instruere...inlustrare...delectare Disputations

Tuesday, May 05, 2009

The Catechism's Case for Torture

The Catechism of the Catholic Church, as you may know, says this about torture:
Torture which uses physical or moral violence to extract confessions, punish the guilty, frighten opponents, or satisfy hatred is contrary to respect for the person and for human dignity. [CCC 2297]
Recognizing that what is "contrary to respect for the person and for human dignity" is never morally licit, and that the Catechism is a sure norm for teaching the Catholic faith, how can Catholics conclude that torturing a prisoner to obtain life-saving information could ever be licit?

Clearly, the argument has to be that the kind of torture condemned in the Catechism is not the kind of torture they conclude could be licit.

The Catechism itself provides a suggestion for how that might be done. We can understand the various purposes for torture listed as different motives that specify different moral objects. That is, we could say that "torture" is a general human act of using physical or moral violence, and "confession extracting torture," "guilty punishing torture," "opponent frightening torture," and "hatred satisfying torture" are four species of torture, all of which are evil in their object and therefore everywhere and always immoral.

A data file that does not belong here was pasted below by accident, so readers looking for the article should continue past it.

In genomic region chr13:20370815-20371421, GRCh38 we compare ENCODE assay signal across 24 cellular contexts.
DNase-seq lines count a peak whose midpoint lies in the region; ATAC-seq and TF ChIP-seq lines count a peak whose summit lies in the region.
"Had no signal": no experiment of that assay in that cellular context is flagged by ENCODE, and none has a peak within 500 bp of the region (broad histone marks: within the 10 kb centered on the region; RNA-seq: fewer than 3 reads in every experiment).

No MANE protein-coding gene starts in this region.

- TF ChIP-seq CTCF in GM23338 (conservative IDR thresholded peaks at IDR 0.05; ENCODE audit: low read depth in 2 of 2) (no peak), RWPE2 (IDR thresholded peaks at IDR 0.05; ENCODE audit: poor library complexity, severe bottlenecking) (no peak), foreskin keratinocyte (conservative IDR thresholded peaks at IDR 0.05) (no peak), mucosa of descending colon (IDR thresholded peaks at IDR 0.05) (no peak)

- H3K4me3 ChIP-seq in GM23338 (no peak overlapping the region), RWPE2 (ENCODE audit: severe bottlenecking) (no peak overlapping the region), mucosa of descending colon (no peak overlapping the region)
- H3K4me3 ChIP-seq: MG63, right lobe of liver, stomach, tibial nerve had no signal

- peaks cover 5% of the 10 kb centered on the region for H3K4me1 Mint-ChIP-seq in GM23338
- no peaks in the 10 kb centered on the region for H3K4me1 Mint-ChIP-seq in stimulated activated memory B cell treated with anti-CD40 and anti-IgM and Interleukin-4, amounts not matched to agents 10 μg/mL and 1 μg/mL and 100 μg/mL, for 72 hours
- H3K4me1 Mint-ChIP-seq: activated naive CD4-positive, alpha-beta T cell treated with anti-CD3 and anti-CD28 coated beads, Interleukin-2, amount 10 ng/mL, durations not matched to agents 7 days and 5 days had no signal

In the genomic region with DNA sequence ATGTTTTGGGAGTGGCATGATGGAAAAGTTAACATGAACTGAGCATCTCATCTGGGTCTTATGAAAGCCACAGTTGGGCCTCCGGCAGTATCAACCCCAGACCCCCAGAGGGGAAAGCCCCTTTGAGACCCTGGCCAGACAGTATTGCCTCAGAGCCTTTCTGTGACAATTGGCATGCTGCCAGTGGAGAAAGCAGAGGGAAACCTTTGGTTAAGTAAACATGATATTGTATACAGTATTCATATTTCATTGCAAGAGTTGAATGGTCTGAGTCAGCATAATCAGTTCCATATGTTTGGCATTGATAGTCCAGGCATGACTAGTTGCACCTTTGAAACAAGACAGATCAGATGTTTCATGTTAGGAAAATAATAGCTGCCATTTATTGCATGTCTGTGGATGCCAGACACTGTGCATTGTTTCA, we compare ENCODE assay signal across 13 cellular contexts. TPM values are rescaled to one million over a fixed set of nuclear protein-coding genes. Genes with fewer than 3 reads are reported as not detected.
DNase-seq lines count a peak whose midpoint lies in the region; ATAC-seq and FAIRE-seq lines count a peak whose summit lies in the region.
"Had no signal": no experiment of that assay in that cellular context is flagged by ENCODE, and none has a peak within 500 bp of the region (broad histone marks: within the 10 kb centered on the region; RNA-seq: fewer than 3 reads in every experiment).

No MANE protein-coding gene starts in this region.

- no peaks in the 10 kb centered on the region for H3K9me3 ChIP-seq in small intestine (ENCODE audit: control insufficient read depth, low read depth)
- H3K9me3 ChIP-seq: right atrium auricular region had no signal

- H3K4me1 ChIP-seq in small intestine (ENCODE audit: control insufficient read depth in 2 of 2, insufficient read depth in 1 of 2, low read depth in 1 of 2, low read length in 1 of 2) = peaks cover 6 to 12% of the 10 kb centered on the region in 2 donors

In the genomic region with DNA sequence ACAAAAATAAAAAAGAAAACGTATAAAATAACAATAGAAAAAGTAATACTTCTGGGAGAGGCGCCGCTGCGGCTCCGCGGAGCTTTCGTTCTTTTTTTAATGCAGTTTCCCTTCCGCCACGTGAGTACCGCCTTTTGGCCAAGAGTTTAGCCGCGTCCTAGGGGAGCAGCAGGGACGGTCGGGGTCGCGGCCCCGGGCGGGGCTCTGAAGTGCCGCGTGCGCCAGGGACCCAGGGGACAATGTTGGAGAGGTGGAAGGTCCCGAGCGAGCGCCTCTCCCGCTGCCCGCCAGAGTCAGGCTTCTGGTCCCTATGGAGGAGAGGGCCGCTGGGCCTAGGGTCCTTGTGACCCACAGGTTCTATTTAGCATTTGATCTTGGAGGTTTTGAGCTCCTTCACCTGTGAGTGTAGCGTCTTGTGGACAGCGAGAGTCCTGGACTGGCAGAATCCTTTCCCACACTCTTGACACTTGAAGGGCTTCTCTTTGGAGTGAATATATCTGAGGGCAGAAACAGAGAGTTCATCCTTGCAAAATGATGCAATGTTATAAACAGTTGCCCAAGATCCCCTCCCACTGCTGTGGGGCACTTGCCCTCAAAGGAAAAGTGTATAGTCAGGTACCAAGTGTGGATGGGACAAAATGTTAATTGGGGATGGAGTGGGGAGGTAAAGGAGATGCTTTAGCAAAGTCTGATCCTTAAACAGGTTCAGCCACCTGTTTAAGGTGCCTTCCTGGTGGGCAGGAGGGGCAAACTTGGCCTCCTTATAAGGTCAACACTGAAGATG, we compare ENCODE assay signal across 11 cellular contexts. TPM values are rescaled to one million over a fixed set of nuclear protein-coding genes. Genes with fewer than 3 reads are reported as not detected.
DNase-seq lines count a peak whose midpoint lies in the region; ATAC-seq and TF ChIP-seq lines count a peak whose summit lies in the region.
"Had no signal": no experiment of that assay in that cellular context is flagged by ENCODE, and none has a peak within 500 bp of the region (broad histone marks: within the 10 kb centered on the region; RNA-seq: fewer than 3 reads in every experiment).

Thus, we might posit a fifth species of torture -- say, "information obtaining torture." We could establish that this kind of torture is not evil in its object if we can prove both of the following:
  1. "Information obtaining torture" is a species of torture distinct from the four explicitly condemned in the Catechism.
  2. "Information obtaining torture" can be compatible with respect for the person and for human dignity.
This is, by the way, the approach Fr. Brian Harrison proposes in somewhat different form (here and here), a fact I mention since Fr. Harrison's proposal is widely referred to among pro-torture Catholics.

Neither of these assertions is true, so torturing a prisoner to obtain life-saving information can never be licit. Granted, we have to look beyond this one statement of the Catechism to see that they're both false (although just one being false would suffice).

And yes, we do have to look, because as the Catechism goes on to say of "cruel practices ... used by legitimate governments to maintain law and order":
It is necessary to work for their abolition.